6 Things Restaurants Do That Increase Your Coronavirus Risk
While face masks are a good first sign that a food and beverage establishment is trying to keep you safe, there are some less obvious protocols that are sometimes overlooked—even by the most well-intentioned restaurant staff. It's up to all of us to keep ourselves safe, not just businesses. If you notice any of these things the next time you go out to eat, you may want to consider going someplace else.
Offering on-site dining
Drive-through, delivery, and takeout are the safest forms of getting restaurant food at the moment. Establishments that offer indoor and outdoor dining are at the highest risk, even if seating capacity is reduced to allow tables to be spaced at least 6 feet apart. The only way to increase the risk is by not seating customers within social distancing guidelines, so says the CDC. (Related: 6 Ways Restaurants Will Never Be the Same.)
Not offering hand sanitizer
The CDC recommends that restaurants offer "adequate supplies" to support healthy hygiene behaviors, such as no-touch trash cans, soap, paper towels, and hand sanitizer containing at least 60% alcohol—placed on every table, if possible. (Related: Dr. Fauci Says You Shouldn't Go to a Restaurant If it Doesn't Have This.)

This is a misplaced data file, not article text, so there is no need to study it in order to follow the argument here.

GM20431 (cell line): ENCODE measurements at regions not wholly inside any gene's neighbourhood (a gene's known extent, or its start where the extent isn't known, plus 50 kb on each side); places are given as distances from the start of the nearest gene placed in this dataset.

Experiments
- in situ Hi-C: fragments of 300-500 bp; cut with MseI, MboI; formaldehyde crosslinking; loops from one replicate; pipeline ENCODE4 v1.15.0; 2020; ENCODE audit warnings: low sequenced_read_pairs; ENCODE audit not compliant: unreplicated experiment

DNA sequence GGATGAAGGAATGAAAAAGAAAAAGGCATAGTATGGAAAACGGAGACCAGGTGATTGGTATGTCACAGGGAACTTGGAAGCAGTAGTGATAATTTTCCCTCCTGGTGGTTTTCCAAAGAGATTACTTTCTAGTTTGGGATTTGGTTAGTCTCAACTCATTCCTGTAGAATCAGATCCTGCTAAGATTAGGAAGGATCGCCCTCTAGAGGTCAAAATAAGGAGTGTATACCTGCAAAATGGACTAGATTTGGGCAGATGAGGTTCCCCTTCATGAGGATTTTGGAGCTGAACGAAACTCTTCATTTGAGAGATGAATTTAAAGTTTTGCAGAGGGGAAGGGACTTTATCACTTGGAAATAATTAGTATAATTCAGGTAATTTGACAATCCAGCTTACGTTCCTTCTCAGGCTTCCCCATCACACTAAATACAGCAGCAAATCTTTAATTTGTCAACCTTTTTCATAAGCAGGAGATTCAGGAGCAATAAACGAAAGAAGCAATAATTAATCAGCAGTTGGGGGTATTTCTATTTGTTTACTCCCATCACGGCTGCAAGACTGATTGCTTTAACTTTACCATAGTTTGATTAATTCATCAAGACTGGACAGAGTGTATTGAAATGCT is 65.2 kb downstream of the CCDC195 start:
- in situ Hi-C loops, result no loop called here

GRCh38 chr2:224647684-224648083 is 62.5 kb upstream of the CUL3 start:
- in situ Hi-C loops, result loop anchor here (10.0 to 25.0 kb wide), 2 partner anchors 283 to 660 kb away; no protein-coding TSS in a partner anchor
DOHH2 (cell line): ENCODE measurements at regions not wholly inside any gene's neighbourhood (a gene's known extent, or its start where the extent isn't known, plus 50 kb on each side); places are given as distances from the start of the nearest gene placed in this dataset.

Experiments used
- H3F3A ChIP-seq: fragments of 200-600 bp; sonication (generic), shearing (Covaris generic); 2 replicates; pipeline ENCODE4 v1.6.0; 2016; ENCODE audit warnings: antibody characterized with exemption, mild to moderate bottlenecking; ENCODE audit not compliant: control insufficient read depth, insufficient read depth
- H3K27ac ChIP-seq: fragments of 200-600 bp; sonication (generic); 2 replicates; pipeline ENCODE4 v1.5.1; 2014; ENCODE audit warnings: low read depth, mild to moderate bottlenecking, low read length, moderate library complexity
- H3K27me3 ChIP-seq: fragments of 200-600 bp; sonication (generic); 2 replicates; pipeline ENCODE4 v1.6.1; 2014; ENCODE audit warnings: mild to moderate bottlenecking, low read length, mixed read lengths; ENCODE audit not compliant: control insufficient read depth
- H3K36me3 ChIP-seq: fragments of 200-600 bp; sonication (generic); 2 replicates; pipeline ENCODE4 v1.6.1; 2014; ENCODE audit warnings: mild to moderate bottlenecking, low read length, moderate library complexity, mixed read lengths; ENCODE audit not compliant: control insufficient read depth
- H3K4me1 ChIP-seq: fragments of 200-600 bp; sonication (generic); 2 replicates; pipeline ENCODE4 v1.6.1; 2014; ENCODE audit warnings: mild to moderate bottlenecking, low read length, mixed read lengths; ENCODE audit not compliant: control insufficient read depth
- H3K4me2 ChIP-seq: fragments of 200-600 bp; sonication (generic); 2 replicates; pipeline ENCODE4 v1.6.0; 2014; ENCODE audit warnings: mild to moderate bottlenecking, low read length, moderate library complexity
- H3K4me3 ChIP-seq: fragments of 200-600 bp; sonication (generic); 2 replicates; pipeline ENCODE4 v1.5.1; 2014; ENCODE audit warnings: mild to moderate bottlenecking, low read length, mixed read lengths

Not bringing enough utensils to the table
The goal here is to prevent the need for sharing high-touch objects, such as serving spoons and water pitchers, to minimize contact with others. If this isn't possible, restaurants should be limiting the use of supplies by groups of workers in general, and disinfecting in between use.
Using plastic menus
Restaurants are encouraged to avoid using any reusable items, such as condiments, food containers, and menus. Instead, restaurants should be using disposable or digital menus that serve a one-use purpose.
Not swapping linen tablecloths between use
Again, restaurants are encouraged to use disposable items only. In the case of linens, which can't exactly be discarded after use, they should be laundered (as well as cloth napkins) between service. So, if you notice that you're being seated at a table before the tablecloth has been changed, ask to sit elsewhere—or better yet, ask for your food to-go if that's an option.
Letting you wait inside for your reservation
Restaurants should be discouraging waiting areas in general to avoid overcrowding. CDC guidelines stipulate that customers wait outside or use a phone app that will alert them when their table is ready. With that said, any restaurant that gives you a "buzzer" or any other shared object should be a red flag.
For more, check out these 35 Mind-Blowing McDonald's Menu Items from Around the World.
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